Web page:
When is the processing of personal data permitted?
Legal bases for processing personal data
The processing of personal data always requires a legal basis, which must be determined before the start of processing. Once the processing of personal data has been tied to a basis for processing, the basis may not be changed. The processing basis significantly affects the rights of the data subjects with regard to the controller.
The General Data Protection Regulation (GDPR) contains six bases that permit the processing of personal data:
Special categories of personal data, such as data concerning ethnic origin or health, is principally prohibited. However, such processing can be permitted if an exception to the ban on processing is provided for in the GDPR or national legislation.
The data subject can give his or her consent to processing the data subject's personal data. Such consent must be a freely given, specific, informed and unambiguous indication of the data subject's agreement to the processing of personal data relating to him or her. The data subject can give a written or oral statement of his or her consent or express it by some other clear, affirmative act, such as ticking a box on a website. It must be as easy to withdraw consent as to give it.
The controller must be able to demonstrate that the data subject has given lawful consent to the processing operation.
When the data subject is party to a contract, his or her personal data may be processed for the performance of the contract. If, for example, the data subject orders products online, the company is permitted to process his or her address data in order to deliver the products.
It is important to define the precise contents and basic purpose of the contract, because they are used to evaluate whether or not processing is necessary. Processing shall be limited to necessary personal data.
This basis for processing also covers processing operations performed prior to entering a contract at the request of the data subject. For example, a lender can process the data required for evaluating creditworthiness prior to entering into a credit agreement.
The controller may be required to process personal data in order to comply with a legal obligation. Legal obligations can apply equally to controllers in the private and public sectors and can include, for example, the obligation of an employer to report the salary information of its employees to the tax authorities, or the obligation of financial institutions to report suspicious transactions to the authorities.
Legal obligations can only be based on Union or Member State law. Obligations based on the legislation of third countries do not fall within the scope of this basis, unless they have been included in the legal order of the European Union or Member State, such as by an international treaty.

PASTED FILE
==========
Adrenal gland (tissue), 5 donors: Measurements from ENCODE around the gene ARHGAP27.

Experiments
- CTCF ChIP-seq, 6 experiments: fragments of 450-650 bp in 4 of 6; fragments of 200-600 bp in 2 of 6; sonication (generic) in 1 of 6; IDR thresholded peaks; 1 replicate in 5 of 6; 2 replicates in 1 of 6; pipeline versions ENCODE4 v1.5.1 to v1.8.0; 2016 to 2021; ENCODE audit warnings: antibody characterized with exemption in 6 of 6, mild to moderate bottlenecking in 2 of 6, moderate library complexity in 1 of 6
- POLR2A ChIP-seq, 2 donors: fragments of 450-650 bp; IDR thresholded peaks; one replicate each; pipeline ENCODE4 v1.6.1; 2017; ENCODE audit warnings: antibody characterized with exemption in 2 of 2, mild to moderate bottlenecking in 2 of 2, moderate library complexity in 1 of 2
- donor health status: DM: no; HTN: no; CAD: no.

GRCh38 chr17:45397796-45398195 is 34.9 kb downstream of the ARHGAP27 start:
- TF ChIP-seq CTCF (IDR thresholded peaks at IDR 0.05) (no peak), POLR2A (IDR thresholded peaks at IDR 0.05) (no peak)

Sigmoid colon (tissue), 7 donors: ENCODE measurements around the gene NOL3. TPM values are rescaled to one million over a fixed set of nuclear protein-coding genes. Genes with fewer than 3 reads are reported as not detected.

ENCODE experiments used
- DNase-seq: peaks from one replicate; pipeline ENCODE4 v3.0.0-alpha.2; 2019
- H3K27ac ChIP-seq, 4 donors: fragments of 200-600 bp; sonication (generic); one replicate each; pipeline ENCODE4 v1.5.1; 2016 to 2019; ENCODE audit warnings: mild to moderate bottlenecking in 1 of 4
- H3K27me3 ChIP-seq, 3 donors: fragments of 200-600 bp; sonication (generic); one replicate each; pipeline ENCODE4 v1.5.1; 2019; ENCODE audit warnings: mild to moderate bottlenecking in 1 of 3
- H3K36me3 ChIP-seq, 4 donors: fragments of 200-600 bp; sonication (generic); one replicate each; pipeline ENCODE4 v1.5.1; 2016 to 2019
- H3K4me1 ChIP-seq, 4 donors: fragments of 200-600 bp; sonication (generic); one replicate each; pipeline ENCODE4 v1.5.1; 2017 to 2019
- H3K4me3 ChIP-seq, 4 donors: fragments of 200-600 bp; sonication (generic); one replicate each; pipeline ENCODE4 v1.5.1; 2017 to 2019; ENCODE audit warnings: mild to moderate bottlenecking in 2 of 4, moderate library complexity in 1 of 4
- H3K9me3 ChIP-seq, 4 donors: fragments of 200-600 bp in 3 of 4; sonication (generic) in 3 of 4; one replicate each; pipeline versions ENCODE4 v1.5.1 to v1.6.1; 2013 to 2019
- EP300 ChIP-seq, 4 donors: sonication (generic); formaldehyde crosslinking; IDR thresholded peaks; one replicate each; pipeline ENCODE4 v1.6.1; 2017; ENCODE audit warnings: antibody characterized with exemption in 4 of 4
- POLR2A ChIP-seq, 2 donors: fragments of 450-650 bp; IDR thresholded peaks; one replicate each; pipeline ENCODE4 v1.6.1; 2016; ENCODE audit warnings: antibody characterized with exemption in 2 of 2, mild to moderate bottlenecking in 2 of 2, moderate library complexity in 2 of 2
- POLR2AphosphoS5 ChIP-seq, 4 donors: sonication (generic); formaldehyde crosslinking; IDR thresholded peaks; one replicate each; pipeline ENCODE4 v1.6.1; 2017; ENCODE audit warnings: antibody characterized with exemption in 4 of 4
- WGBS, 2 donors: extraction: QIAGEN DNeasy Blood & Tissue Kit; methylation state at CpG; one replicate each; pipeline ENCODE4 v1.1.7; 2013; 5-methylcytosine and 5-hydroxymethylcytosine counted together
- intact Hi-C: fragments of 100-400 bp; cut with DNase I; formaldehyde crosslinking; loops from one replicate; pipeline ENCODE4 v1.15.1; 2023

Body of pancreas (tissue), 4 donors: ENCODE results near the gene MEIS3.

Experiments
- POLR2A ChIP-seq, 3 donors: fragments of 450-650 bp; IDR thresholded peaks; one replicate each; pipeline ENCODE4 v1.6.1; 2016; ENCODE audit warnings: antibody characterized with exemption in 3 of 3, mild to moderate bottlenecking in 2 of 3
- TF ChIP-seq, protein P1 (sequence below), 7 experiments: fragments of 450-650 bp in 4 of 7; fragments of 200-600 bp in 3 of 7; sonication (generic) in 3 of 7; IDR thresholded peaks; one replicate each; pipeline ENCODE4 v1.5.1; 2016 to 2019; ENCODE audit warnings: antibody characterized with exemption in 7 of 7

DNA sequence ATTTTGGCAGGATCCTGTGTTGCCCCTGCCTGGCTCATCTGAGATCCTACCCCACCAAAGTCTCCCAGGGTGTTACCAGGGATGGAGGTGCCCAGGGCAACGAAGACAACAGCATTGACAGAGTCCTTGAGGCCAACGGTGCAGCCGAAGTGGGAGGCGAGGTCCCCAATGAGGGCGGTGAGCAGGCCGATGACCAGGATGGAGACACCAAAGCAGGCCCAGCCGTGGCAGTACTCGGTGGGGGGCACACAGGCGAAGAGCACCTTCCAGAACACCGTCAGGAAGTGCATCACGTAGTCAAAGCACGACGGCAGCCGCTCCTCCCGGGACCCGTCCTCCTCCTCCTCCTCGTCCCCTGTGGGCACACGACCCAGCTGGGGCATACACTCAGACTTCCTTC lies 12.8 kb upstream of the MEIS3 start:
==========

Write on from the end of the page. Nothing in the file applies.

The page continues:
The processing of personal data is permitted when it is necessary in order to protect the vital interests of the data subject or of another natural person. For example, the protection of vital interests is a suitable basis for processing in situations of life and death or in the case of threats that could injure the data subject or another person or be otherwise detrimental to health.
The processing of personal data can serve a vital interest during humanitarian catastrophes, such as natural disasters or epidemics, where it can be necessary in order to track the spreading of the epidemic.
The processing of personal data is permitted when required by the public interest or the exercise of public authority vested in the controller. This basis for processing can be used in both the private and public sectors in situations that involve public interest or the exercise of public authority in the European Union or a Member State.
The task carried out in the public interest or public authority must be based on the law or other legal provisions. For example, processing in the public interest can include the processing of personal data for scientific or historical research or the compilation of statistics.
The processing of personal data is permitted when it is necessary for the legitimate interests pursued by the controller or a third party. The legitimacy of an interest can be determined with the so-called balance test. In the test, the interests of the controller or third party are weighed against the interests and fundamental rights of the data subject.
A legitimate interest can exist, for example, when there is a relevant relationship between the data subject and controller. In practice, this means that the data subject is the customer or subordinate of the controller.